Sadly every wine tour has to come to an end, and we wrapped up our Memorial Day tasting tour with our favorite – Chehalem. Chehalem is one of the wineries that Jon’s grandfather told us we had to try, and he was right about it’s quality. Chehalem has a tasting room in Newberg, Oregon that is very conveniently located as you head north on Highway 99. It is a standalone brick building, and once you are inside, you are greeted by local art on the walls that changes quarterly. Whoever is in charge of the art has done a great job choosing beautiful works that really fit the wine country and local agriculture theme. I’ve been tempted by several of the pieces. The tasting room staff are always friendly and knowledgeable about the wines, and are very down to earth and fun to talk to.
But this trip we didn’t go to the tasting room – twice a year they open up the winery for tastings there and tours, so we headed there instead. The winery is a few more miles north on 99, close to August Cellars on the other side of the road. We got there and checked in, and told them we are wine club members, which gave us the privilege of a barrel tasting of their 2010 vintage “Best of Barrel” wines. We got our glasses and were told to head on over and start tasting the whites, and Harry would come get us when he was ready for our barrel tasting. We got our wine club shipment a few weeks ago, so we were looking forward to the opportunity to tasting some of the new releases before we opened our bottle.
We started our tasting with a perennial favorite – the Inox Chardonnay. The Inox is a stainless steel aged Chardonnay, so it doesn’t have the oak flavor that so many Chardonnays have. It is an extremely crisp and clean Chardonnay, that pairs well with spicy food and rich foods.
The second wine was a Grüner-Veltliner – a varietal that isn’t very common in the United States yet. The grape is primarily grown in Austria, Slovia and the Czech Republic, where it is commonly grown on extremely steep terraces where it is difficult to retain the soil. Apparently when DNA researchers went looking for the parents of the Grüner-Veltliner grape, they found that one parent was the Traminer grape (also a parent of Gerwurztraminer) and the other parent was unknown. Eventually they discovered one lone vine hanging on in an abandoned vineyard in Austria. The pasture had not been used as a vineyard since the late 1800s, and this was the last remaining vine they could find. They are currently trying to cultivate this last vine to see what kind of properties its grapes have. But I digress. Chehalem’s Grüner-Veltliner is a refreshing white with a lot of minerality.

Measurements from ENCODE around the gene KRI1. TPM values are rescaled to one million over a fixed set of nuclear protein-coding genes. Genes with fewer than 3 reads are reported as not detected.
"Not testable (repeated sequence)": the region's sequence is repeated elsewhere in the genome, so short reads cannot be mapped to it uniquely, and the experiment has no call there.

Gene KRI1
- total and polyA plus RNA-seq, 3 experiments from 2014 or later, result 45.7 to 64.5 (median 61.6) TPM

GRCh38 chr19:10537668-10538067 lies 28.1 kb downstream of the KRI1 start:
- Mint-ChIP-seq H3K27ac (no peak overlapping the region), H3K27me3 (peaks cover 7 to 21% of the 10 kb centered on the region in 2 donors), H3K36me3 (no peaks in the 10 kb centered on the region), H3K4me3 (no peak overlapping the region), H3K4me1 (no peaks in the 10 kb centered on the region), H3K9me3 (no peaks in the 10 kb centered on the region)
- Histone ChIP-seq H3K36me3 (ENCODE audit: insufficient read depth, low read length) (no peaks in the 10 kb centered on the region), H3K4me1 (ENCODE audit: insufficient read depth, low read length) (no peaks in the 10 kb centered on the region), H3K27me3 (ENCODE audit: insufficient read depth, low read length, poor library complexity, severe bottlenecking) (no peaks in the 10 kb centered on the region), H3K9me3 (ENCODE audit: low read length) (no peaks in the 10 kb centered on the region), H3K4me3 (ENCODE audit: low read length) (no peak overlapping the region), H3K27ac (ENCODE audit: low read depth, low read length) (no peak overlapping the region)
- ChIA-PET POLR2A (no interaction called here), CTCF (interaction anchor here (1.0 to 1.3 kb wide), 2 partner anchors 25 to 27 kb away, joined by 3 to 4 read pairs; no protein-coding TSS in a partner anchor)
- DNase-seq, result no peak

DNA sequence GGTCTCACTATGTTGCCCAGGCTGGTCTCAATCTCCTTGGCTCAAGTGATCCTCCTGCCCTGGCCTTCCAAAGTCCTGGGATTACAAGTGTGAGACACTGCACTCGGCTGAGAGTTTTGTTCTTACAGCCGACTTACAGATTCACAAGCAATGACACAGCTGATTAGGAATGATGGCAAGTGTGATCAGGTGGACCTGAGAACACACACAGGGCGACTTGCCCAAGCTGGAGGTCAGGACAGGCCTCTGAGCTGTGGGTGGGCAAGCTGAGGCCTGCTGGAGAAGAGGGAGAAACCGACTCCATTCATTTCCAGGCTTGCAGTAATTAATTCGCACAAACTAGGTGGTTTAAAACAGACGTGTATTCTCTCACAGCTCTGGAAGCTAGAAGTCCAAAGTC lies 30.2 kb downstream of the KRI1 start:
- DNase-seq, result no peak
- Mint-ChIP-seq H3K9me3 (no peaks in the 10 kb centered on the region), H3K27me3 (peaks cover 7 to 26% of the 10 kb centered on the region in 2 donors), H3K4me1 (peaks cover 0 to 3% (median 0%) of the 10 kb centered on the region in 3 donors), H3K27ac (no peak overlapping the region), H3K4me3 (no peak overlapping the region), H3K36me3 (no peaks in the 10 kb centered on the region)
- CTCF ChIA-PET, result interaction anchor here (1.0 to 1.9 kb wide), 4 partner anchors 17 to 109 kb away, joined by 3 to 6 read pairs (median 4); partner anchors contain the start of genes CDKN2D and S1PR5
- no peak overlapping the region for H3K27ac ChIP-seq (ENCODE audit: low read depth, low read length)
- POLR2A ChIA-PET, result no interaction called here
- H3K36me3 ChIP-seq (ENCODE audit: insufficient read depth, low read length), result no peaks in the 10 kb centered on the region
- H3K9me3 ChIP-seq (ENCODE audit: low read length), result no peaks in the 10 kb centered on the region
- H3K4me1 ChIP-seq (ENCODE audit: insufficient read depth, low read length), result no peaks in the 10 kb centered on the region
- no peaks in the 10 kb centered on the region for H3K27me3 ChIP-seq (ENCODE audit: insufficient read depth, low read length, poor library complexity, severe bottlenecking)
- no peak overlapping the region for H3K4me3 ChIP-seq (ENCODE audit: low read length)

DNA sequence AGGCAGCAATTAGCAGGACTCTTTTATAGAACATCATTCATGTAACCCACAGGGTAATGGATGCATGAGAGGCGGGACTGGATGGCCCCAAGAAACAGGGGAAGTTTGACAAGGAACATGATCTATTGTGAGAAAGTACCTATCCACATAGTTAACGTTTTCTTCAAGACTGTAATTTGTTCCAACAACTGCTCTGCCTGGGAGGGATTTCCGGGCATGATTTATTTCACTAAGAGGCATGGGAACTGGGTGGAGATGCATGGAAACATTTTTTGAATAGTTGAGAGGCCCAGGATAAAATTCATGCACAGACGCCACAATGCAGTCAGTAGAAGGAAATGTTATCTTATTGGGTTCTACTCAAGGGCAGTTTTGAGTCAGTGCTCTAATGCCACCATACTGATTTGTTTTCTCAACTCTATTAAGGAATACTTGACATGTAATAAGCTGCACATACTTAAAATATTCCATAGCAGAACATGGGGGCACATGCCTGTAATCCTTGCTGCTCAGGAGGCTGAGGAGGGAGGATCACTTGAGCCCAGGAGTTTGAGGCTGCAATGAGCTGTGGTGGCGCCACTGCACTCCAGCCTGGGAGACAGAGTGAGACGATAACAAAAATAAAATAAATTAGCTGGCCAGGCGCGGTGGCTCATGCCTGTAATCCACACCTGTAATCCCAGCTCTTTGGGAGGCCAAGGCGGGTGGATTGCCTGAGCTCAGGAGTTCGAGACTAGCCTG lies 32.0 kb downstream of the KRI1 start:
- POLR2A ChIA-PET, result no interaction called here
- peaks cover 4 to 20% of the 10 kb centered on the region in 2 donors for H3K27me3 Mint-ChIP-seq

The last white that we tried was the 3 Vineyard Riesling. This wine is one that I have discussed before in a previous post. I’m happy to say I enjoyed it as much the second time I tried it.
After we tasted the whites, Harry came and got us for our barrel tasting. We happened to be the only ones going on the barrel tasting tour at the time, so we got a private tour. Harry is the owner and founder of Chehalem, and his knowledge and expertise are evident when he talks about his wines. It is Harry’s opinion that the 2010 vintage won’t be horribly ruined, even though the spring weather was cold and rainy, and we got early fall rain as well. For him, it is all a matter of the expertise of the winemaker – and if anyone can do it, Harry can.